Laura Strong a museum attendant said there are 30 quilts spanning 140 years on display at the Nora Eccles Harrison Museum located on the Utah State University campus.
LOGAN – A quilt show, Stitches in Time: Quilts of Cache Valley, is currently hanging at the Nora Eccles Harrison Museum of Art located at 650 N. 1100 E. on the Utah State University campus.
“There are 30 quilts spanning nearly a century and a half on display until Tuesday June 7, at the museum. The hours are 11 a.m. until 6 p.m.,” Laura Strong, a museum attendant said. “Some of the quilts are old and some have beautiful designs and some have historical information sewn into them.”
Daughters of the Utah Pioneers Logan Museum Director Sharon Johnson was excited about the exhibit.
“One of the quilts has all of the 27 Cache Valley DUP camps represented on it,” she said. “There are some beautiful quilts on display with a lot of history.”
Quilts generally have a top and bottom fabric with filling in the middle, stitched together and bound on the edges. Early on, pioneers would spend hours taking used pieces of fabric to make one side of the quilt and use plain fabric and the other side.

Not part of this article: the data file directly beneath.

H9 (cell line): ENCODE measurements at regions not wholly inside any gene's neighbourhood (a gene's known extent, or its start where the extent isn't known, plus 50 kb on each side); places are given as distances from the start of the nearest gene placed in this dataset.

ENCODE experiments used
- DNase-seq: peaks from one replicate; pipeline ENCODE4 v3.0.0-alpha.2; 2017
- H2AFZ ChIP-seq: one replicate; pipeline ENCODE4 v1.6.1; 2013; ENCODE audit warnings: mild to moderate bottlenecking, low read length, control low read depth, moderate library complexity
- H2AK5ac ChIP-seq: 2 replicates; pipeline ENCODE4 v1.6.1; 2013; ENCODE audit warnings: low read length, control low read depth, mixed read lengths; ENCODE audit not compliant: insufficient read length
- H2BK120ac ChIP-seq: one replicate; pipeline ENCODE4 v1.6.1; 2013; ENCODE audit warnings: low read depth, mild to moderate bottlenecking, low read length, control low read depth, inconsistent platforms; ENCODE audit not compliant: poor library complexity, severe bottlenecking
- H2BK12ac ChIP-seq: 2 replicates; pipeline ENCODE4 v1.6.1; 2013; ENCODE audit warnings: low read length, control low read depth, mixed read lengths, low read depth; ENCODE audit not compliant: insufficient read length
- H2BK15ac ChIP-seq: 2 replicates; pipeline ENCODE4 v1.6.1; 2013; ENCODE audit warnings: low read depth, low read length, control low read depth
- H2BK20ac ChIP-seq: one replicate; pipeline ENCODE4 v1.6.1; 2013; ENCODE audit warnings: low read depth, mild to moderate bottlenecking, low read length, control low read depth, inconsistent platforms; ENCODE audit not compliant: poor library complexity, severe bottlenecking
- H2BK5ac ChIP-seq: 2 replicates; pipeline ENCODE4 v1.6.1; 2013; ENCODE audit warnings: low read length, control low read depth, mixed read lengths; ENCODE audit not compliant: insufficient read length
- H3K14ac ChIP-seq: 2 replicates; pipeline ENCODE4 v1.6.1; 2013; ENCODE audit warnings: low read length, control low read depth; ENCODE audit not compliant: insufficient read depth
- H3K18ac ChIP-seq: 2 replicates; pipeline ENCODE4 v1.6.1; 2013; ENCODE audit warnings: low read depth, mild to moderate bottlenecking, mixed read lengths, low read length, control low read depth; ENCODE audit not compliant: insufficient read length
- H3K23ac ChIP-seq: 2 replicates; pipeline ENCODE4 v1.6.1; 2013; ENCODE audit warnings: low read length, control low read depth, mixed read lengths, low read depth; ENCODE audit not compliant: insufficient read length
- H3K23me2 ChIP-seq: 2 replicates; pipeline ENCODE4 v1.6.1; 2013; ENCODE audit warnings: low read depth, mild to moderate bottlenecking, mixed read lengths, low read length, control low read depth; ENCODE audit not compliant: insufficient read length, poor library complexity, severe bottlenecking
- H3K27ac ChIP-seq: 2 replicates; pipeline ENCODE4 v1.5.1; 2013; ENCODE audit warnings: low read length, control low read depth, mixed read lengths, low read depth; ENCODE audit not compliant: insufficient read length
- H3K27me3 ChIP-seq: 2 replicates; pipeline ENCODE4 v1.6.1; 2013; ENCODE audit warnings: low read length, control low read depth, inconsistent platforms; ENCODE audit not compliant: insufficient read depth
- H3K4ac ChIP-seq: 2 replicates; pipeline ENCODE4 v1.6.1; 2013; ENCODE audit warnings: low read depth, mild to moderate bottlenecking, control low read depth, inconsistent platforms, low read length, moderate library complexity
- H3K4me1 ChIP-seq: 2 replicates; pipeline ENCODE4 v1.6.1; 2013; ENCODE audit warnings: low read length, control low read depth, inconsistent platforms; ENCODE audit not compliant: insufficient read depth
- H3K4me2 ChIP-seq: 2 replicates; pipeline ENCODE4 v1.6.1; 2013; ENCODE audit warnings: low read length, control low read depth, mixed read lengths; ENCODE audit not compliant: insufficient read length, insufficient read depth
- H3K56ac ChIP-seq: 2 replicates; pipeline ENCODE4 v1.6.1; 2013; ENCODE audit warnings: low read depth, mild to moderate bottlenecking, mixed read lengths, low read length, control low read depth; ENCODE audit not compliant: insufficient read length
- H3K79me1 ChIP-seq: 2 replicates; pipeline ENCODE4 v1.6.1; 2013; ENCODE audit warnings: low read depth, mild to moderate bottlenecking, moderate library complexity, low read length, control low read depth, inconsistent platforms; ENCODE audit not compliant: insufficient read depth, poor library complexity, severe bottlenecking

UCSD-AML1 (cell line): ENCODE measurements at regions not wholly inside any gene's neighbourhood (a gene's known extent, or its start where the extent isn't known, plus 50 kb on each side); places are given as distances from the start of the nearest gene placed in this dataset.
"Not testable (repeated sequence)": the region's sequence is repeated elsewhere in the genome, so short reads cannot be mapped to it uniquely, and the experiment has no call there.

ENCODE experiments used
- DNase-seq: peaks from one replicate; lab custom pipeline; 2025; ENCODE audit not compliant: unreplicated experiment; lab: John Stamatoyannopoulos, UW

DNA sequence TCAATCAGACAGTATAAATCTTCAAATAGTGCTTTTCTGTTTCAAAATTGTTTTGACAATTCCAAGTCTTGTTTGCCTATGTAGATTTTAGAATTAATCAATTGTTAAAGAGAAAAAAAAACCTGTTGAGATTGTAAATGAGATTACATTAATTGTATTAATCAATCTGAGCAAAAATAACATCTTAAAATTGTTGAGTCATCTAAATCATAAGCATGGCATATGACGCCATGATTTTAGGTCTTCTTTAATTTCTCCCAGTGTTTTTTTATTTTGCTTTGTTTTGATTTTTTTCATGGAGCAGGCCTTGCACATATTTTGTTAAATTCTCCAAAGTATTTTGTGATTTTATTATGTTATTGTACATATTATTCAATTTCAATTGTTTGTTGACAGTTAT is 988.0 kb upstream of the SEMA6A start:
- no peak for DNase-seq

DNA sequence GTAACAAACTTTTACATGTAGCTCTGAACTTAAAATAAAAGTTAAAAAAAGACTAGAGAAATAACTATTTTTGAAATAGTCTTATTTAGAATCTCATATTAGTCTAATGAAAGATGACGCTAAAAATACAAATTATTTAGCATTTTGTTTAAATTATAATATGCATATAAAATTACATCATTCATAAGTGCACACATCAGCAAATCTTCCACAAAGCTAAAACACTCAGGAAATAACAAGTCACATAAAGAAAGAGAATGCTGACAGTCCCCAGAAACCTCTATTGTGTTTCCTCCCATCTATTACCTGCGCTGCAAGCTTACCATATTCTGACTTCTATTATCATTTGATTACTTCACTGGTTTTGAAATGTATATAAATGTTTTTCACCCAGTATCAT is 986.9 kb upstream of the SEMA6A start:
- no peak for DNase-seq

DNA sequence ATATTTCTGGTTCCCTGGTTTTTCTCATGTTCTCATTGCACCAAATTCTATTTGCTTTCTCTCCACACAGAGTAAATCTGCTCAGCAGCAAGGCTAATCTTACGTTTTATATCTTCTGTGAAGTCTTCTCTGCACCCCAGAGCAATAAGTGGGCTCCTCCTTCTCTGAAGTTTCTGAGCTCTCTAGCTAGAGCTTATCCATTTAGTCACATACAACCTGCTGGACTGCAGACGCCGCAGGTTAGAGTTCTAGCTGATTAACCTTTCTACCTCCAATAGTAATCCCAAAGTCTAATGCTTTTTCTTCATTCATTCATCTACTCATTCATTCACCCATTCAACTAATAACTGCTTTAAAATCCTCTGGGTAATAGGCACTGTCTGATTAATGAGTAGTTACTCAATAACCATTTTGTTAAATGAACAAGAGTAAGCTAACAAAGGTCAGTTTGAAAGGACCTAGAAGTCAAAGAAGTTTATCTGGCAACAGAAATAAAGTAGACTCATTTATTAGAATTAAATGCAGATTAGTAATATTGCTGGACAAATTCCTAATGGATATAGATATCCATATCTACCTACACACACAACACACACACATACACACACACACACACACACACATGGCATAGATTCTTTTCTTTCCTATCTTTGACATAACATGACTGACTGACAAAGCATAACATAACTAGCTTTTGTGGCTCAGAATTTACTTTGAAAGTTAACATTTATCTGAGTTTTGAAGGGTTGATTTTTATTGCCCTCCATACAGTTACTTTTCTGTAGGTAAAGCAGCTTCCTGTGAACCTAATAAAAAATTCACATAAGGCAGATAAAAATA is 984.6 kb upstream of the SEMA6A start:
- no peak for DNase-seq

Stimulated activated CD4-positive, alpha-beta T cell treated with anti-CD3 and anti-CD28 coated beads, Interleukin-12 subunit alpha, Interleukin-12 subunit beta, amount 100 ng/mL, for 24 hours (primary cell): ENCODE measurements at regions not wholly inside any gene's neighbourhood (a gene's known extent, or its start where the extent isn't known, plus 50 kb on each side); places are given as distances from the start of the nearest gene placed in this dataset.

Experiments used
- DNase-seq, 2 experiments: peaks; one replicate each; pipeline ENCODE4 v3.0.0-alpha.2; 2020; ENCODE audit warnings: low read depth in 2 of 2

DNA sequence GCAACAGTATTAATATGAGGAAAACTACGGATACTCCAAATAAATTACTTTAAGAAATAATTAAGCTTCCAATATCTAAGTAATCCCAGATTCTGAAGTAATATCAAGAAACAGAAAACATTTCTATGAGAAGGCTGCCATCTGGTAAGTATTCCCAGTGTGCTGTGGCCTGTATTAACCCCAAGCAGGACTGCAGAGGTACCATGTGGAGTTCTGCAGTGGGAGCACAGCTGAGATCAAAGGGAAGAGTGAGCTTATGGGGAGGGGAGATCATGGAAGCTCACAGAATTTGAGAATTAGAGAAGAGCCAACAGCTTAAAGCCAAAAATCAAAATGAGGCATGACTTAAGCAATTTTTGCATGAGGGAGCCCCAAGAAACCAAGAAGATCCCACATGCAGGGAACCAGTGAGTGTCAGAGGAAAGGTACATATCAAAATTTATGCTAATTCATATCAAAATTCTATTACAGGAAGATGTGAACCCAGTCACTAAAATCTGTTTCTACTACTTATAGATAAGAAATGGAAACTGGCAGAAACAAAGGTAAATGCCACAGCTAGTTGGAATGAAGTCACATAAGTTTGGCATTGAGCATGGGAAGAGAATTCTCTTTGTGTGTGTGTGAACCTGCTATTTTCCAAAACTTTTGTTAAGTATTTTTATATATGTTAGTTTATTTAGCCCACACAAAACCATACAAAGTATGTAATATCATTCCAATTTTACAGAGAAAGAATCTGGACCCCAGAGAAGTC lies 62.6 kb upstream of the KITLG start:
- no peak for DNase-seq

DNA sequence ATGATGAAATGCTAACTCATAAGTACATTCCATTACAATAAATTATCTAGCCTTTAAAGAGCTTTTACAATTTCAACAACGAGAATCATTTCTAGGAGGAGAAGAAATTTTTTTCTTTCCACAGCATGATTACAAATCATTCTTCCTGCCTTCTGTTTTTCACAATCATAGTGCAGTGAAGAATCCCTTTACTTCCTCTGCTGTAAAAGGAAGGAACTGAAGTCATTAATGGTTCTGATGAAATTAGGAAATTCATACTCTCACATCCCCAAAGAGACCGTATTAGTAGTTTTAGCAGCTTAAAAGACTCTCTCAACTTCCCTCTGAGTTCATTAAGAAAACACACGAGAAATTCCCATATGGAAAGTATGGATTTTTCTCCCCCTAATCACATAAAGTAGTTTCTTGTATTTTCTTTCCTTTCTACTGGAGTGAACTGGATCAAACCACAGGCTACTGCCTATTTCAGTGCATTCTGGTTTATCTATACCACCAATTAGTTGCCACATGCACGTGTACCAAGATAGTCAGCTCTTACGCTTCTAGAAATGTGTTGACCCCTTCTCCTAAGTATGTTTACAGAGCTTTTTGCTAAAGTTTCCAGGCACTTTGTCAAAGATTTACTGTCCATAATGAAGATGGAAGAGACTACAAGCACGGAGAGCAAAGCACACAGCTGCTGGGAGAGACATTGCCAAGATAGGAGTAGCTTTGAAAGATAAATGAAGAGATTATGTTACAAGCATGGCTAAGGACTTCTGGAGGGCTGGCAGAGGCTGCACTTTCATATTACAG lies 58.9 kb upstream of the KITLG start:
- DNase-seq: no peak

Often the scraps were saved from other old clothing cut into geometric shapes sewn together. There is a fabric filling in between the top and the bottom that give it the thickness needed to keep people warm in the cold of night.
Most quilt makers, some individually and some in groups, spend hours with needle in hand making quilts beautiful to look at and others merely made to be used. Some of the historic fabric is faded from everyday use or too much sun, others have been tucked away and treasured as heirlooms for decades.
Stitches in Time: Quilts of Cache Valley has 140 years worth of stories from their makers and are a visual representation of how and why they came to live in the valley.
The history of quilt making in America was a tradition that began in the late 1700’s and early 1800’s. It was primarily during this period the craft of making quilts represented a pioneer woman’s needlework experience.
Some of the swatches of fabric on display have survived from the earliest period are rare, and this show gives visitors an opportunity to see a local historic collection.
Many of the quilts on display are carefully preserved and kept in storage. Some of the displays have scenes of downtown Logan and Central Park.